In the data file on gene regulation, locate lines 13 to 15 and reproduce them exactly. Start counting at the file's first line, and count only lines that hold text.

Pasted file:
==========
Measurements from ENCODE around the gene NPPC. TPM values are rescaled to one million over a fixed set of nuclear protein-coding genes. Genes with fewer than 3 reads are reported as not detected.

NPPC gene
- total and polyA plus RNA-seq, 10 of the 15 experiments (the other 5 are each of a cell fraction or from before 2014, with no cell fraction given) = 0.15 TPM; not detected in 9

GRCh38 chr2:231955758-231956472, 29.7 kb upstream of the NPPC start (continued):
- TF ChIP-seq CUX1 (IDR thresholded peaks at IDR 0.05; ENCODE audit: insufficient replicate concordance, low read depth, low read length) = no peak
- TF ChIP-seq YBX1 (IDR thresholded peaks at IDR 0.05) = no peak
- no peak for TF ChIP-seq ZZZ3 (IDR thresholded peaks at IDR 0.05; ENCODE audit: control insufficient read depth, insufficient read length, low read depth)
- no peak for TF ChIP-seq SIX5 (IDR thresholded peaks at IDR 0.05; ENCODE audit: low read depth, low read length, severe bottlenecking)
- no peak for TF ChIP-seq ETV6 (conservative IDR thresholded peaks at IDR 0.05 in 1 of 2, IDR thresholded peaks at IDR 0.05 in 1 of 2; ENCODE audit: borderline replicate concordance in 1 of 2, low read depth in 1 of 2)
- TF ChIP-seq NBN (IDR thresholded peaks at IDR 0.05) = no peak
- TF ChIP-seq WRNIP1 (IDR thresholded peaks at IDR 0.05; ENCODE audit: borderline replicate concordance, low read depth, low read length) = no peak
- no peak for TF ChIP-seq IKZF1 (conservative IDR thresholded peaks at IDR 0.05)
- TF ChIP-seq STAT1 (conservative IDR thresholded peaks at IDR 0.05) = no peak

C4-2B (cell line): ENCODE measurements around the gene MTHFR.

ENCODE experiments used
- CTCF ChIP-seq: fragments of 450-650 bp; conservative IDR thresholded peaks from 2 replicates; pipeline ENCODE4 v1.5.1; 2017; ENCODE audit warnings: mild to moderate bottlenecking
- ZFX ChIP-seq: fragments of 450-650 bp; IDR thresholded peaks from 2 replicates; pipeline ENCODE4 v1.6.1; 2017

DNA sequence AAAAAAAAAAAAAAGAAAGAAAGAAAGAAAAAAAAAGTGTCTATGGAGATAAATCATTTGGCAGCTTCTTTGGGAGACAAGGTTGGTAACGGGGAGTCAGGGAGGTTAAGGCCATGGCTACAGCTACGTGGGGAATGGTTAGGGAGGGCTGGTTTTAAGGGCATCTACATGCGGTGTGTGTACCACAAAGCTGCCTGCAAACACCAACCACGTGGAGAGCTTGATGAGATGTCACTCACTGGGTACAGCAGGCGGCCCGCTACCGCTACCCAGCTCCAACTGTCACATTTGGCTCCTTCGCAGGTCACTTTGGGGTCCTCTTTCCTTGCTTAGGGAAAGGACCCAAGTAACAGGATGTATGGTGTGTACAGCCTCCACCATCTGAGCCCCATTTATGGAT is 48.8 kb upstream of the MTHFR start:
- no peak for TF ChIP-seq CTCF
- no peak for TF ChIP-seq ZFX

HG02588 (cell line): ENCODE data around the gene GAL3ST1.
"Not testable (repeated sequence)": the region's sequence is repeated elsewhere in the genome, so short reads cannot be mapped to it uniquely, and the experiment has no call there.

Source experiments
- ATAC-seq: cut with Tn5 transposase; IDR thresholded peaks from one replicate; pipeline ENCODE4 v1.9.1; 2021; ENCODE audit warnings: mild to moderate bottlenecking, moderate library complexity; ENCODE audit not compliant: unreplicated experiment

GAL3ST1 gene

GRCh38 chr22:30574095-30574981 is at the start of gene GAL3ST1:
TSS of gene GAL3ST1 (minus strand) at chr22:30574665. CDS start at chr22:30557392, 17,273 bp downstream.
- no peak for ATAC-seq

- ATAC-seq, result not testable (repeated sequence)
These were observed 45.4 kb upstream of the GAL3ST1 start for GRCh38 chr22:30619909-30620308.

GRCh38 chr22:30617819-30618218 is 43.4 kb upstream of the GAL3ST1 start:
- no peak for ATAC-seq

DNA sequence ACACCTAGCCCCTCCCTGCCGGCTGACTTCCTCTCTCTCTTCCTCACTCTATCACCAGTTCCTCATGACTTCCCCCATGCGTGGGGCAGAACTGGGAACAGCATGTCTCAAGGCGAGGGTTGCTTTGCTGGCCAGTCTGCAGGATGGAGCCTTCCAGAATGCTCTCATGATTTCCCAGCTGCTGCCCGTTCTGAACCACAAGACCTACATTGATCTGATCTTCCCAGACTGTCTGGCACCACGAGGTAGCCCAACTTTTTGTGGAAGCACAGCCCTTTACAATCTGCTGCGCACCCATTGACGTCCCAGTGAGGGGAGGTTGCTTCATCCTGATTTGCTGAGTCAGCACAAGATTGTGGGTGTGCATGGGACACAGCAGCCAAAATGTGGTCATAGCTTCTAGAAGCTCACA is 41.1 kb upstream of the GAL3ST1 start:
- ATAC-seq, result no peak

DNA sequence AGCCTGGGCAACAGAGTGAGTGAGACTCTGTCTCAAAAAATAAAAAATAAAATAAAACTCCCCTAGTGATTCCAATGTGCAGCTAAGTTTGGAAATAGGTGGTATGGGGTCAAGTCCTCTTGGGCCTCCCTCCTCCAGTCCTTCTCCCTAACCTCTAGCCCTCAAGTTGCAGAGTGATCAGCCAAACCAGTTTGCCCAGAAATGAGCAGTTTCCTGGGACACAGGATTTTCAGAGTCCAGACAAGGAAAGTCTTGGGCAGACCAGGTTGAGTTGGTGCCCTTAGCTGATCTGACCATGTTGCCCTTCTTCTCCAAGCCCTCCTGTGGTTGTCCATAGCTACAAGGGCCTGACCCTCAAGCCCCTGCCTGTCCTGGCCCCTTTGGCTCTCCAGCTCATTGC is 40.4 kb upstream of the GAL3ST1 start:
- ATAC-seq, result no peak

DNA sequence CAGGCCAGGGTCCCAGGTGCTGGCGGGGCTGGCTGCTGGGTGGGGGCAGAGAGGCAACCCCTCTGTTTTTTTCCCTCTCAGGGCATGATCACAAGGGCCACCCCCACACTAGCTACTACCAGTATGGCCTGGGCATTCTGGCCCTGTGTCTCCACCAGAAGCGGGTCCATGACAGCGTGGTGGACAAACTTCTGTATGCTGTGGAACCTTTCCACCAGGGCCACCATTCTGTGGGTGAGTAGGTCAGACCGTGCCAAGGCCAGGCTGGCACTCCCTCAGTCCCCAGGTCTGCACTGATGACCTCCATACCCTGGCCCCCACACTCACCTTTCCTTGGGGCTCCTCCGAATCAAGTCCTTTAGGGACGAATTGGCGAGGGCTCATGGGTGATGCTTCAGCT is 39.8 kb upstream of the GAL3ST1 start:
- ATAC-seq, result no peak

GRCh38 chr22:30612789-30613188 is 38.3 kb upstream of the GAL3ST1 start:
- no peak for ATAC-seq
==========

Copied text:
- TF ChIP-seq STAT1 (conservative IDR thresholded peaks at IDR 0.05) = no peak

C4-2B (cell line): ENCODE measurements around the gene MTHFR.

ENCODE experiments used